26 Jul 2014

CORRESPONDENT Alex Coogan-Reeves

9:07 am on 26 July 2014

While it is not going to be the biggest or the best sporting event held this year, the Commonwealth Games still deserves a place in the sporting landscape of the future.

With most of the world still reflecting on the month-long party that was the FIFA World Cup, the 20th installment in Glasgow has snuck up on many in the public as its build-up fought for column inches with the world's biggest sporting event.

The usual questions have come up about the relevance of the Commonwealth Games, whether it is sustainable moving forward and whether anyone even cares.

These are valid questions and should be raised. There are serious concerns about the financial burden host cities take on - Glasgow has spent more than $1 billion in order to stage the 11 day event, and it seems unlikely cities are going to be able to continue to justify these sort of expenses long-term.

But while many will simply dismiss the event from a sporting point of view, the Commonwealth Games has an important role to play.

For those New Zealand athletes who aim to be at the Olympics in Rio de Janeiro in two years time, the next 11 days will be crucial for their development.

Team New Zealand pose for a team photo for the 2014 Commonwealth Games, outside the Kelvingrove Art Gallery and Museum, Glasgow, Scotland.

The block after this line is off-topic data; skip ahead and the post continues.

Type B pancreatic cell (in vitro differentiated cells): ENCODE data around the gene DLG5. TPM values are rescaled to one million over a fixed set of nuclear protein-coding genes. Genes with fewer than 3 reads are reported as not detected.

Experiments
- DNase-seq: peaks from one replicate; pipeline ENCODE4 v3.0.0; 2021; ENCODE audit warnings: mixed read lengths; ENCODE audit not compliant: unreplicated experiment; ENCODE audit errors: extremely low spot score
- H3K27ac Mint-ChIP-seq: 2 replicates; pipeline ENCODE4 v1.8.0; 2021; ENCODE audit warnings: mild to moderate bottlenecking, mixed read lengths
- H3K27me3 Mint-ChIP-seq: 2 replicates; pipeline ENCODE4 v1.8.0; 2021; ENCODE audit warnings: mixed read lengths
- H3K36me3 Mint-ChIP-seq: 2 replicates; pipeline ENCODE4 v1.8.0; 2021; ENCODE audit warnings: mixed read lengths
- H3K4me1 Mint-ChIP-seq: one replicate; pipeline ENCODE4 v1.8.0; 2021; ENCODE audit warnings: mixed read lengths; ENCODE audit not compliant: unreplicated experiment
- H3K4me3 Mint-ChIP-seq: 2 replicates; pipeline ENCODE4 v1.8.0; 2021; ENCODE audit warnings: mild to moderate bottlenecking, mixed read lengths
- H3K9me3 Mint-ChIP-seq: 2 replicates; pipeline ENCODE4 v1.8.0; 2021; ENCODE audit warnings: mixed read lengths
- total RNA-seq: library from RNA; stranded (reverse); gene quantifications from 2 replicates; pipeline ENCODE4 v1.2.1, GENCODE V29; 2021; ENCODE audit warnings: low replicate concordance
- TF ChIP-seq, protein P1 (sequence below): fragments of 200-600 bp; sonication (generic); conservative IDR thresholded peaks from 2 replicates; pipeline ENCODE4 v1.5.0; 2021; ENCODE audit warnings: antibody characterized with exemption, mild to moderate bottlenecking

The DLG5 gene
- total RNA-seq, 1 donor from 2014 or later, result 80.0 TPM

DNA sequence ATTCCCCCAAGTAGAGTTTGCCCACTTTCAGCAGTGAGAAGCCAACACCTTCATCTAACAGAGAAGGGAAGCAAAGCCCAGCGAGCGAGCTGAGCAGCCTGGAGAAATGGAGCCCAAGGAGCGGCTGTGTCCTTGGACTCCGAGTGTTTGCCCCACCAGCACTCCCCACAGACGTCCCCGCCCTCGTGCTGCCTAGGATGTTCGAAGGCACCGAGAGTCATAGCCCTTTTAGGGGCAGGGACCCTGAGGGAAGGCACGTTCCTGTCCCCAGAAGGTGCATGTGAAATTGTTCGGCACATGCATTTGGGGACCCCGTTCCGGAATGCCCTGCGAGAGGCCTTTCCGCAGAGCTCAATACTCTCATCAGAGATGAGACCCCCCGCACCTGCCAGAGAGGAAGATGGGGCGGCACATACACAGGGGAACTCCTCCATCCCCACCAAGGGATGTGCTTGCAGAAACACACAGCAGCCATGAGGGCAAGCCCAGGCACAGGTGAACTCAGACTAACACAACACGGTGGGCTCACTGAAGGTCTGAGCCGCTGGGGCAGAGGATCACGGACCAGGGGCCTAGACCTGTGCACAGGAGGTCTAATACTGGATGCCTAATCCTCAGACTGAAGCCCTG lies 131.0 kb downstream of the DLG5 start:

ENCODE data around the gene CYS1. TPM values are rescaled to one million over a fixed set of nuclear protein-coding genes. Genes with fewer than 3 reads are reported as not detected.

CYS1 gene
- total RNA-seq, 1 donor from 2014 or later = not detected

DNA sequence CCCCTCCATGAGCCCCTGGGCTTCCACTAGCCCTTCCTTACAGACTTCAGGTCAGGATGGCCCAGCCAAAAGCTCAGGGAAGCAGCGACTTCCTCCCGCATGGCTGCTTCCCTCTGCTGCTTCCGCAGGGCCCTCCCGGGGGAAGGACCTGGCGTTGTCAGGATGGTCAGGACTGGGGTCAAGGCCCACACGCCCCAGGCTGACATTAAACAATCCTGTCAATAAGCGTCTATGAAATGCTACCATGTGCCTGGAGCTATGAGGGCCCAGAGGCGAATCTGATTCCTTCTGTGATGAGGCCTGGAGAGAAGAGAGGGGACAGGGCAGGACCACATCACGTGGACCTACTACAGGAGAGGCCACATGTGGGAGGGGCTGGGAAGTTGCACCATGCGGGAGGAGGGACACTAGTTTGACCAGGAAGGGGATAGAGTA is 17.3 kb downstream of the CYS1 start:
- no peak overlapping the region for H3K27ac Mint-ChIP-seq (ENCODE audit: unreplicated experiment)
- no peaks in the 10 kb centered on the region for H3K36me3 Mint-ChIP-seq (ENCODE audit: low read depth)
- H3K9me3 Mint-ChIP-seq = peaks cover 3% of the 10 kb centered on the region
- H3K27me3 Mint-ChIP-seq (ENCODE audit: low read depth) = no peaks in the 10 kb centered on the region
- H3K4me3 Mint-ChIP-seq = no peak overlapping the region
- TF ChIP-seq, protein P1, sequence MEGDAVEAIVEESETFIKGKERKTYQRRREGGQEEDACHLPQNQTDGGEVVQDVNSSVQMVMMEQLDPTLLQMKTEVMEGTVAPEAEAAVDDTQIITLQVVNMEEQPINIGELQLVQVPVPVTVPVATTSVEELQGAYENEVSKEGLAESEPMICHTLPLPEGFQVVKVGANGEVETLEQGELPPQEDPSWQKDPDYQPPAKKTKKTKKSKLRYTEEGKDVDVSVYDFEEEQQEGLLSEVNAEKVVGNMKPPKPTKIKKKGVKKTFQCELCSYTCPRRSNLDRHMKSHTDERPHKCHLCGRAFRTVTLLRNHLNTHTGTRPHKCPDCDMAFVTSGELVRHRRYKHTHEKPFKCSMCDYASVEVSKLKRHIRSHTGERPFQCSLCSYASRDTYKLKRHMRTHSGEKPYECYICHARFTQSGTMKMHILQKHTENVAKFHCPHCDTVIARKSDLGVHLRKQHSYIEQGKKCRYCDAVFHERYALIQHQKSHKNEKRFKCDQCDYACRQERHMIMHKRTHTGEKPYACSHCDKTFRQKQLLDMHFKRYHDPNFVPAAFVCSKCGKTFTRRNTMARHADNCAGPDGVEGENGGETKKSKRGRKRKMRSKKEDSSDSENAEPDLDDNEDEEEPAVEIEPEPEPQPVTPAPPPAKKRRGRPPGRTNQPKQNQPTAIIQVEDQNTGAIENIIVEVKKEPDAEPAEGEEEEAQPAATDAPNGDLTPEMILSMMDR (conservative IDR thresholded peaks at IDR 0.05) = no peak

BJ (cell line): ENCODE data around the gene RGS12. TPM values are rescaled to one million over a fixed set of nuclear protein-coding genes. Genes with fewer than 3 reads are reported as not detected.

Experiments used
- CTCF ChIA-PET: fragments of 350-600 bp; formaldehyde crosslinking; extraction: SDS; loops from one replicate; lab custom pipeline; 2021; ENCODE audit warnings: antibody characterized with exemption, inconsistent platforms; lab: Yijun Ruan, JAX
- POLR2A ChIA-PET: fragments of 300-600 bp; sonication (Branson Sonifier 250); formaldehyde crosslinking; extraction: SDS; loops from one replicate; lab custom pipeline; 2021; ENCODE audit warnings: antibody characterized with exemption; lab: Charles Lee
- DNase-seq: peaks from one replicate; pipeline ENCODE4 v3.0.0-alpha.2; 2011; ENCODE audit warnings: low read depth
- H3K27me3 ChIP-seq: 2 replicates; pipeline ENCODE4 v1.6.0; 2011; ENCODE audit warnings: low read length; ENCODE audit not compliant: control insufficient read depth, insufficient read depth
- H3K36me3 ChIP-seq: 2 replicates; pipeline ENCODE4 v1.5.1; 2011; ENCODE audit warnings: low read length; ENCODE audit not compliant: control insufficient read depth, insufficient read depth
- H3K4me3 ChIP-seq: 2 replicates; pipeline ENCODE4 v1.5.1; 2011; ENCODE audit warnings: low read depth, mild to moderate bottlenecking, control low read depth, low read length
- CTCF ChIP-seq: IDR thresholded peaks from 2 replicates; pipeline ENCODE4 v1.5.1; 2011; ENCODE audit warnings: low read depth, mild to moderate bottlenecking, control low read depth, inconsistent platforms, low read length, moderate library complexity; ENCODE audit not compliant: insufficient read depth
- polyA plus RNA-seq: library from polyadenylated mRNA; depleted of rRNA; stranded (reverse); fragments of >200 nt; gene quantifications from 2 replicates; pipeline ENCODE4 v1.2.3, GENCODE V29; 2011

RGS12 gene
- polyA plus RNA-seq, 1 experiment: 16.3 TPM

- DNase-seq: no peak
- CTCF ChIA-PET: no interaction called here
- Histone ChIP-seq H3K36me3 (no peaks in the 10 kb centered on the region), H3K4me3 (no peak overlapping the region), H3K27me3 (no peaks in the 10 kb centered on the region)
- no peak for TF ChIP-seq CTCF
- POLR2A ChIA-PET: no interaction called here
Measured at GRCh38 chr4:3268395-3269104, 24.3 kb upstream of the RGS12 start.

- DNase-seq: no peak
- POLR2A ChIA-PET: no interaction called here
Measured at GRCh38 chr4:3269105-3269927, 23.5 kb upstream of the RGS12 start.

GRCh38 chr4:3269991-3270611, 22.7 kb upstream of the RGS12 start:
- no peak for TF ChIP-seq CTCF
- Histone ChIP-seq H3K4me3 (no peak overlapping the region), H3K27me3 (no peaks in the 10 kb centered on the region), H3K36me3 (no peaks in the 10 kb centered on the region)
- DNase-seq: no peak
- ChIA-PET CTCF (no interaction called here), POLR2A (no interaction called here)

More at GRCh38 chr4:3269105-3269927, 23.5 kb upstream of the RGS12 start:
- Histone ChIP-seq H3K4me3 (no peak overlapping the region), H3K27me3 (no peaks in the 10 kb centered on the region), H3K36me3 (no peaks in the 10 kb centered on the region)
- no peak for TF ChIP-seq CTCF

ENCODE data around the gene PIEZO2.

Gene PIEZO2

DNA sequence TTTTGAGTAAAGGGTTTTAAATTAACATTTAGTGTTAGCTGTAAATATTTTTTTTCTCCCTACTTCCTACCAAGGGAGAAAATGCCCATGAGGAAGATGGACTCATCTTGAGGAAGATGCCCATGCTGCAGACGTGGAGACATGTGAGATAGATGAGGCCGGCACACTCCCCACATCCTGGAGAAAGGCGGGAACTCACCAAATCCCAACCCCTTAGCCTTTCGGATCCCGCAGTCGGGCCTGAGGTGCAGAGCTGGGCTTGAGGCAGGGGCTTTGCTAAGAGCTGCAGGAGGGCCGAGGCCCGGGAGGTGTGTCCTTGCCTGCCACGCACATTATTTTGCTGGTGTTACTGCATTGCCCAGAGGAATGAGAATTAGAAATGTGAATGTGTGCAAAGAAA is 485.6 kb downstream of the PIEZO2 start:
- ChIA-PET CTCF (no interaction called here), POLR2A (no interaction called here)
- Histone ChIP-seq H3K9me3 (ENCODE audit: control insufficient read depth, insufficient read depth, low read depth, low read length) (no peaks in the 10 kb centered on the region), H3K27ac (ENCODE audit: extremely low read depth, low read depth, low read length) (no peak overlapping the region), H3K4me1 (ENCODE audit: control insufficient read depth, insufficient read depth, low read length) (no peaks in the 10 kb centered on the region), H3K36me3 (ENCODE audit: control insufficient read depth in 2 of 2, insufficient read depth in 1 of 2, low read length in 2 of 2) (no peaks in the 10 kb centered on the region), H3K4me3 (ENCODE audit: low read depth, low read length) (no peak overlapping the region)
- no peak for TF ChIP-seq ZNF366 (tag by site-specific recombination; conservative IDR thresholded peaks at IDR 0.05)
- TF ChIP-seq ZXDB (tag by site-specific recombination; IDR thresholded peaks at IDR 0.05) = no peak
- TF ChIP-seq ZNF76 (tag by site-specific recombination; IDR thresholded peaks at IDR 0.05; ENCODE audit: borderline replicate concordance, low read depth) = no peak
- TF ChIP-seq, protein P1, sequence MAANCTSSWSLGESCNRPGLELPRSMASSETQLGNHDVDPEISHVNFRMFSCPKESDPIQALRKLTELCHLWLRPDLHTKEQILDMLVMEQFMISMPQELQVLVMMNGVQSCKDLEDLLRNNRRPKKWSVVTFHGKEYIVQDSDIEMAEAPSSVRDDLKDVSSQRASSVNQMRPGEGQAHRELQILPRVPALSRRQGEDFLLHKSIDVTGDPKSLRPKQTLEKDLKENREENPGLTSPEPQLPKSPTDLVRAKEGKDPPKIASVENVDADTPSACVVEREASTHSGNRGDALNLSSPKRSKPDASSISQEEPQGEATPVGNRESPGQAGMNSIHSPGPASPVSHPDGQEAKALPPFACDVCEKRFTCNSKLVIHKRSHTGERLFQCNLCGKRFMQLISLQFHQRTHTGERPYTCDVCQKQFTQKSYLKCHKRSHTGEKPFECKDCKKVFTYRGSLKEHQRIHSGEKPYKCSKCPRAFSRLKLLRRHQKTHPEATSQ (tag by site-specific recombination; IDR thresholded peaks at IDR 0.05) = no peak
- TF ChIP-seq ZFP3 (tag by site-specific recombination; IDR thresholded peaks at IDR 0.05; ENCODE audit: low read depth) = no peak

New Zealand pose for a team photo outside the Kelvingrove Art Gallery and Museum, Glasgow, Scotland. Photo: PHOTOSPORT

Most of the 17 sports being contested in Glasgow spend most of the time well out of the media spotlight in New Zealand, only receiving attention after a local athlete has achieved some success. However over the next week and a half the New Zealanders will be forced to perform with the nation observing their every move.

"It's one of those events where New Zealand gets behind it so much and it's so televised, every moment of your life is on TV and that's sort of what puts it above a regular competition," says the World Champion track cyclist Eddie Dawkins.

"There's so much expectation and so many people watching that it's very important for us in the present day and also leading on to Rio."

Those charged with selecting New Zealand Olympic teams in 2016 will certainly be taking note of how each athlete deals with the added pressure of performing in a multi-sport event, and success in Glasgow will go a long way to securing a spot on the plane to Brazil.

The other factor that will keep the Commonwealth Games as a regular topic around the nation's water-coolers this month is the inevitable flood of New Zealand medals.

The NZOC is aiming to at least match the 36 medals won by New Zealanders in Delhi four years ago. That is more than they have picked up at the last four Olympics combined. The fact that they've come against weakened opposition will be a mere afterthought.

Like every sporting event the Commonwealth Games will always have its detractors, but expect them to fade into the background in the next 11 days as the focus turns to the track, the field, the road and the pool.

Valerie Adams, the New Zealand Flag Bearer for the 2014 Glasgow Commonwealth Games.

Valerie Adams, the New Zealand Flag Bearer for the 2014 Glasgow Commonwealth Games. Photo: PHOTOSPORT